BIOD29 Pathobiology of Human Disease
January 11, 2012
Continuation of Biology of Viruses Class IA
The study of classification is known as taxonomy.
Emerging pathogens are viruses we haven’t encountered or mutated virus that does not have a
Classification is based on many things and can include geometrical information which we will
not talk about.
Viruses can have a single stranded genome so it depends on if they have a positive or negative
Baltimore classification system is intuitive and easy to understand.
The ‘sense’ strand is the strand that is equivalent to the mRNA.
Negative stranded RNA genome is bringing in the complimentary strand of RNA and this strand
is the mRNA. There is a one-step difference between this and positive stranded RNA.
There are two strands but they almost always have dependent RNA polymerase which uses the
negative strand to make the mRNA. Similarity between double stranded and negative stranded.
(3 and 2)
Energetically highly unfavorable to pull two strands apart and use one as a template therefore
RNA-dependent RNA polymerase is needed.
Retroviruses do not go the RNA route, instead, they encode reverse transcriptase which changes
their RNA into DNA and DNA integrates into host genome. Retroviruses survive much longer in
host cells than viruses which use RNA.
In capacity to affect and amount of progeny it can produce retrovirus succeeds other viruses.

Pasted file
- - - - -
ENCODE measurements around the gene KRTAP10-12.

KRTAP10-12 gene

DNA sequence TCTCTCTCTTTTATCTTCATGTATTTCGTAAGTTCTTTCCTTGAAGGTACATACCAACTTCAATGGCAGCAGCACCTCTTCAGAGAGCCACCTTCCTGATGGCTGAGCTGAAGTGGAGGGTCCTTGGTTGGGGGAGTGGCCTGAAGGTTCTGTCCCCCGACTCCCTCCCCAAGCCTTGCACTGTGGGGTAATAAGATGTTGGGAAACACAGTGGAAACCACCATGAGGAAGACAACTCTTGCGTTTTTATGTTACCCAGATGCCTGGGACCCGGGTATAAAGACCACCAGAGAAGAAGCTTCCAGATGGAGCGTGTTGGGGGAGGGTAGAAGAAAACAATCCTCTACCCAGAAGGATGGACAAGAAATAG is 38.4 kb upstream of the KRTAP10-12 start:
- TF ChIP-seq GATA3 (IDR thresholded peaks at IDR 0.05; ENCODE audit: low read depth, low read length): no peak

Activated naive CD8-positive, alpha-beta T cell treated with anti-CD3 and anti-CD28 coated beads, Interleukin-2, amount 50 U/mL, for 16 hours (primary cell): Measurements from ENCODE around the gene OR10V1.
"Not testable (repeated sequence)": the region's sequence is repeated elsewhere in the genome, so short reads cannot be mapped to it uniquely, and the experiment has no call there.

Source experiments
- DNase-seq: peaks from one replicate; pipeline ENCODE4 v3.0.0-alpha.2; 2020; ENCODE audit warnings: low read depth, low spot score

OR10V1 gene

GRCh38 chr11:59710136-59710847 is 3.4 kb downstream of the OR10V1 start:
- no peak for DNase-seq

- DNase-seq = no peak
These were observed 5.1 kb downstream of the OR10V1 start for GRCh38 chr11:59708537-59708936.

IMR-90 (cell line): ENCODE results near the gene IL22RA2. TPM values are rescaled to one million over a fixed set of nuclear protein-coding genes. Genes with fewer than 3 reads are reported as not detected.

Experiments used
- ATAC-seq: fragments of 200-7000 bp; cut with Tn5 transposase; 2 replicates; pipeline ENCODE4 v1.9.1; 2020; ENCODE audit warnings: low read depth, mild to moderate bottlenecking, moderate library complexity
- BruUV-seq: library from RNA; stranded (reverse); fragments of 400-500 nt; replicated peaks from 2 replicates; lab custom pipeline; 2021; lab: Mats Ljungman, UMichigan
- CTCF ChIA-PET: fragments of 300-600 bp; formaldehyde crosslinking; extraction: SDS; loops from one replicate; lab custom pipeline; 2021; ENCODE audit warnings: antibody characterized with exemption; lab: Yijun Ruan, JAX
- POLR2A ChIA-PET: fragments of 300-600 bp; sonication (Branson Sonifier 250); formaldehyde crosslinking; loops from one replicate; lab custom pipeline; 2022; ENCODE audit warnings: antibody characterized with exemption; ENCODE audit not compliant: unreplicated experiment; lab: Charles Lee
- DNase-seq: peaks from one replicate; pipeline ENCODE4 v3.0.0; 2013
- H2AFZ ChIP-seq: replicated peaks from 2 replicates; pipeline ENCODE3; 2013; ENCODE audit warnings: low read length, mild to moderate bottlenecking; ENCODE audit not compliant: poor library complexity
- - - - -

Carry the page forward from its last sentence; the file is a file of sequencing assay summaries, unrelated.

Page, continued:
Viruses can never have DNA and RNA together as a genome, however hepadnaviruses have
double-stranded DNA and partially single-stranded DNA. Reverse transcriptase makes partially
How do we visualize, detect and titrate viruses?
The simplest tool to understand viruses is by using electron microscopy, x-ray diffraction of
Plaque assays were first used to detect bacteria but not used to detect viruses as well.
o Monolayer is a single layer in a petri dish.
o The virus infects the cell and makes new progeny.
o Agar is like jello and the progeny virions cannot move anywhere and stay around where
they are produced.
o Where virions are produced, the cells will die, where the viruses kill cells which most do.
Dilute suspension so the number of plaques is manageable to count. Virus replication: Overview
Estimate the number of cells you have in your dish that you are going to infect and you make
sure that you are going to give each cell at least 10-100 virions per cell in that dish. Each cell on
that cell at least gets 10 virions. This way you make sure almost all the cells in your dish are
going to be infected.
Polyoma means tumours, so mouse polyomavirus creates tumours in a mouse.
Add infectious virus stock to cells, there is a dip where infectious virus cells are lost, as if there is
none released. This is the period in which virus replication is happening within the cell. At 18
hours you start getting release and start seeing increase in virus particle constantly and at 40
hours they plateau because pretty much all the cells are dead.
Viral mRNA there is a blip of mRNA, you make it quickly. Viral mRNA corresponds to early viral
genes, the red line. T antigen is an early viral protein synthesized by early blip of RNA make early
during viral infection. After blip, a whole lot of mRNA produced again, this is synthesis of mRNA
for late viral proteins which are capsids. Viral capsid proteins are late viral proteins.
You can make a lot of viral cap but makes no sense in there is no genome to infect so viruses
have to replicate DNA and make viral capsid proteins to infect genome.
Uncoat means releasing genome. Use extra replication genome for gene expression. Structural